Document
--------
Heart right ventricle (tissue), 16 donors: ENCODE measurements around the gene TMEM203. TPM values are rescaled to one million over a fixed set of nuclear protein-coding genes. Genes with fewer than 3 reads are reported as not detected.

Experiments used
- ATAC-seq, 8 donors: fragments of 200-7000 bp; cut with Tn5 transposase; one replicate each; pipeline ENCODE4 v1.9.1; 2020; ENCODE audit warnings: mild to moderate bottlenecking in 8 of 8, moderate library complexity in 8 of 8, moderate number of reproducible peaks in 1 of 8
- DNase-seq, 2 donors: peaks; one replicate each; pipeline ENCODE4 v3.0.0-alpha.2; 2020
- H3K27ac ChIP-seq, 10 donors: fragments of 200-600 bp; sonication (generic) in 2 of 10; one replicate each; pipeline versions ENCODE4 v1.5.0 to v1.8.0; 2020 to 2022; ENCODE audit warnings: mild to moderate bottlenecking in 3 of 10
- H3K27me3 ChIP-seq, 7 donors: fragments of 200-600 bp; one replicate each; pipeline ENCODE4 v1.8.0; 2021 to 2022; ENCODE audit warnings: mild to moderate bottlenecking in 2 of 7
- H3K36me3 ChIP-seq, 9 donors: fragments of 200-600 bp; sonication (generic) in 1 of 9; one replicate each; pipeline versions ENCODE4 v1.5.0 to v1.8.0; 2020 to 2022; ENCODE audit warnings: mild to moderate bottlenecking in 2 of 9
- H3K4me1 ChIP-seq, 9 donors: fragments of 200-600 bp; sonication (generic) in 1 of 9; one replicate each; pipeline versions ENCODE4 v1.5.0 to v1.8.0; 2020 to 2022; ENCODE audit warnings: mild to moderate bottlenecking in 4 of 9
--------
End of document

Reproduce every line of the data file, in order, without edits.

Heart right ventricle (tissue), 16 donors: ENCODE measurements around the gene TMEM203. TPM values are rescaled to one million over a fixed set of nuclear protein-coding genes. Genes with fewer than 3 reads are reported as not detected.

Experiments used
- ATAC-seq, 8 donors: fragments of 200-7000 bp; cut with Tn5 transposase; one replicate each; pipeline ENCODE4 v1.9.1; 2020; ENCODE audit warnings: mild to moderate bottlenecking in 8 of 8, moderate library complexity in 8 of 8, moderate number of reproducible peaks in 1 of 8
- DNase-seq, 2 donors: peaks; one replicate each; pipeline ENCODE4 v3.0.0-alpha.2; 2020
- H3K27ac ChIP-seq, 10 donors: fragments of 200-600 bp; sonication (generic) in 2 of 10; one replicate each; pipeline versions ENCODE4 v1.5.0 to v1.8.0; 2020 to 2022; ENCODE audit warnings: mild to moderate bottlenecking in 3 of 10
- H3K27me3 ChIP-seq, 7 donors: fragments of 200-600 bp; one replicate each; pipeline ENCODE4 v1.8.0; 2021 to 2022; ENCODE audit warnings: mild to moderate bottlenecking in 2 of 7
- H3K36me3 ChIP-seq, 9 donors: fragments of 200-600 bp; sonication (generic) in 1 of 9; one replicate each; pipeline versions ENCODE4 v1.5.0 to v1.8.0; 2020 to 2022; ENCODE audit warnings: mild to moderate bottlenecking in 2 of 9
- H3K4me1 ChIP-seq, 9 donors: fragments of 200-600 bp; sonication (generic) in 1 of 9; one replicate each; pipeline versions ENCODE4 v1.5.0 to v1.8.0; 2020 to 2022; ENCODE audit warnings: mild to moderate bottlenecking in 4 of 9